someone will pay for this. YOu can't "forgive" the work

Deathrips's picture

Governments have no money. They just forced americans and future generations to collectively take another up the ass for the team.

 

Wheres my refund on my loans?

 

RIPS

max2205's picture

And again,  poof it's gone

And Again nobody goes to jail

And again the govt washes it's hands

And Again there will be no reform

 

Perfect

 

FSA FSA FSA in the USSA!

greenskeeper carl's picture

Sorry, but this is kinda a non-story. AT LEAST half of that trillion dollar plus student loan debt is going to be written off eventually, and that amount grows each and every day. 4 billion dollars isn't shit. And, as I like to remind everyone to put things into perspective, the bernank was conjuring that amount out of thin air about every day and a half for quite a while. This little debt write off is but the tip of the iceberg.

Remember to pay your taxes serf, this shit isn't "free" in every meaning of the word....

wee-weed up's picture

 

 

Unfortunately, all the non-producer voters who put Obozo in office - twice...

And all the same non-producer voters who will vote for Hitlery next year...

Don't have a lot of "skin in the game" and don't give a shit when it comes to paying taxes like us "producers" who work full-time every day...

Actually, they're laughing at us. And in their hilarity, they're being joined by all the other non-producers our Gov't is letting stream across our southern border.

DeadFred's picture

Until the EMP, oops, wrong article.

LetThemEatRand's picture

The problem is much deeper.  The schools were for profit and it seems everyone agrees they lied and committed fraud upon their students.  The executives made hundreds of millions if not billions of dollars, and were allowed to file corporate bankruptcy while keeping the loot.  The government never should have underwritten these loans in the first place, and there should be criminal prosecutions if there was fraud by the school management.  The students also share fault for taking out loans for crappy schools, but I would say of all the players they were the least culpable.  The money should be clawed back from the school's management, not covered by taxpayers.

sun tzu's picture

Prison, not petty fines. Same goes for Wall Street and DC.

SoCalBusted's picture

Sounds like the housing buble - rinse and repeat

NoDebt's picture

Government owns higher ed.  They aren't going to let private for-profit companies muscle in for a quick buck.  Don't expect this to be the start of broader student loan forgiveness.  The government needs it's debt slaves like everyone else does.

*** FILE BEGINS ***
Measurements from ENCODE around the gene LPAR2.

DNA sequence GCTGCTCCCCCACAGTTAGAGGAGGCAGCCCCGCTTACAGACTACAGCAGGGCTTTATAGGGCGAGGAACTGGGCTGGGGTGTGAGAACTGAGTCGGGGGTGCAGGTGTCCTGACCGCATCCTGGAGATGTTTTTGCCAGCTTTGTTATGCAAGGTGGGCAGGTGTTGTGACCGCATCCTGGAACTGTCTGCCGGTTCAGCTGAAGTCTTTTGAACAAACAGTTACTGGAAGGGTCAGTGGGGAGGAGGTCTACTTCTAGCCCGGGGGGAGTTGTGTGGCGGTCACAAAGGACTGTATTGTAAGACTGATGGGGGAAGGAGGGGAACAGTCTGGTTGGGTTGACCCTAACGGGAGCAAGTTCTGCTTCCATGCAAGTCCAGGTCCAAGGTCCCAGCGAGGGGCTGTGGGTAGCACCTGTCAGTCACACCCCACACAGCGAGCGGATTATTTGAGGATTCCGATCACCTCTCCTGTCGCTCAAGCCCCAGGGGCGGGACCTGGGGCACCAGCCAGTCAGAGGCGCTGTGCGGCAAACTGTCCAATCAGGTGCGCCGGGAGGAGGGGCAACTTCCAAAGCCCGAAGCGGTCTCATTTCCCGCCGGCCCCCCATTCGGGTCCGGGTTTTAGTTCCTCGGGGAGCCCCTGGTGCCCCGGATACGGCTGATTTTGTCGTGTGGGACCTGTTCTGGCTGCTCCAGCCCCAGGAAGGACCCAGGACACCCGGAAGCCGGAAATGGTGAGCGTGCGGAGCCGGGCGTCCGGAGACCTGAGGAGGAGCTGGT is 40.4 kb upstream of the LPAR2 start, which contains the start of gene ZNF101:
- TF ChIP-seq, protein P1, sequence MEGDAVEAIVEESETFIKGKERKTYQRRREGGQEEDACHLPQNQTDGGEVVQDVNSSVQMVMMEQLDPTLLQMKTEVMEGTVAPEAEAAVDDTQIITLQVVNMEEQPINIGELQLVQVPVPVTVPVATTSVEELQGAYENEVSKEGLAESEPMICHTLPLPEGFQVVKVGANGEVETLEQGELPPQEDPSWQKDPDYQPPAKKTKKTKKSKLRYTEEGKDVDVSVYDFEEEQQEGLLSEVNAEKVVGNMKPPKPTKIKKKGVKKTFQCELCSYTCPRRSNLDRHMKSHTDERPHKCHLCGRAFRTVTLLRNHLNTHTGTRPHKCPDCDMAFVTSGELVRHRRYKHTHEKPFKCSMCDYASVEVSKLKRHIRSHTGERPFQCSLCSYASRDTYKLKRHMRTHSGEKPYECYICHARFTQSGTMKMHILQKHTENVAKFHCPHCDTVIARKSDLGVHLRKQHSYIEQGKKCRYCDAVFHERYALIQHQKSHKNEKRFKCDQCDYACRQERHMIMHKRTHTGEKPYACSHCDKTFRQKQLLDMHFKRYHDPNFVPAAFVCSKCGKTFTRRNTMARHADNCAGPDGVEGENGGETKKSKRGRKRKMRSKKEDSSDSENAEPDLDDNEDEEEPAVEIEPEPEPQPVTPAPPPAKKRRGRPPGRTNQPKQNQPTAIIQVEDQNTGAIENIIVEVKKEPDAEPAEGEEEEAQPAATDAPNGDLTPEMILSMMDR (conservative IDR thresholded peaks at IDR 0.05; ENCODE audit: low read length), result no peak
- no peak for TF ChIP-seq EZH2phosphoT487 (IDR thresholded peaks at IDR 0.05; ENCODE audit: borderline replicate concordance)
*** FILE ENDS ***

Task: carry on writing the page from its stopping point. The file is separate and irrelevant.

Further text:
Fish Gone Bad's picture

The important phrase here was:

who can prove they were victims of fraud

Is that ever going to happen?  Everyone wrings their hands and shakes their fists, and in the end (pun intended), the students will get double penetrated.  First by the school and then by whomever is carrying the loan papers. 

 

 

 

tenpanhandle's picture

Its my (taxpayer idiot) money and I do not forgive them!!!

THE 4th Quadrant's picture

"Governments have no money."
This is the first time i disagree with you.

Your money/wealth is a .gov asset bitches! Wake up!

kchrisc's picture

Technically, the banksters have no money either.

Liberty is a demand. Tyranny is submission..

gimme-gimme-gimme's picture

These student loans are un-secured.

 

I'm sure when the un-employed student with a diploma from a useless for profit post secondary education goes bankrupt they have nothing to their name and a worthless piece of paper.

 

The sad thing is that they could even get a loan for some of the universities/colleges.  I've read articles claiming a lot of these for profit schools fill out all the student loan application forms for the students and mis-represent a lot of the facts.  They then get the dumb suckers to sign for a crap loan to go to a crap school.

 

The only winners are these schools who charge through the ass for tuition and leave the students/government bakced loans to be taken on by the end users. 

TeamDepends's picture

So you want your debt to go away? Assume the position.

tenpanhandle's picture

You mean standing in the voting booth?

mojine's picture

standing in voting booth

bending over

same thing 

doctor10's picture

sooo now ..exactly which colleges and which "students" do we taxpayers get to pay for?

In addition to the college tuitions we have already paid in our families?

ted41776's picture

and how about all those poor saps that spent all that time working their asses off to pay off their loans? are they going to get their money back? this whole system is a fucking joke, it punishes those who work hard and rewards the failures

TungstenBars's picture

This whole system is a fucking joke.

 

You can say that again. 

NoPension's picture

Okay,
" this whole system is a fucking joke."

onewayticket2's picture

Moral hazard. Again. Sad.

Hillary to take credit for the forgiveness in 3,2,1....

Son of Loki's picture

<< and how about all those poor saps that spent all that time working their asses off to pay off their loans? >>

 

Like me! I regret working overtime and taking a 2nd job....phuk this !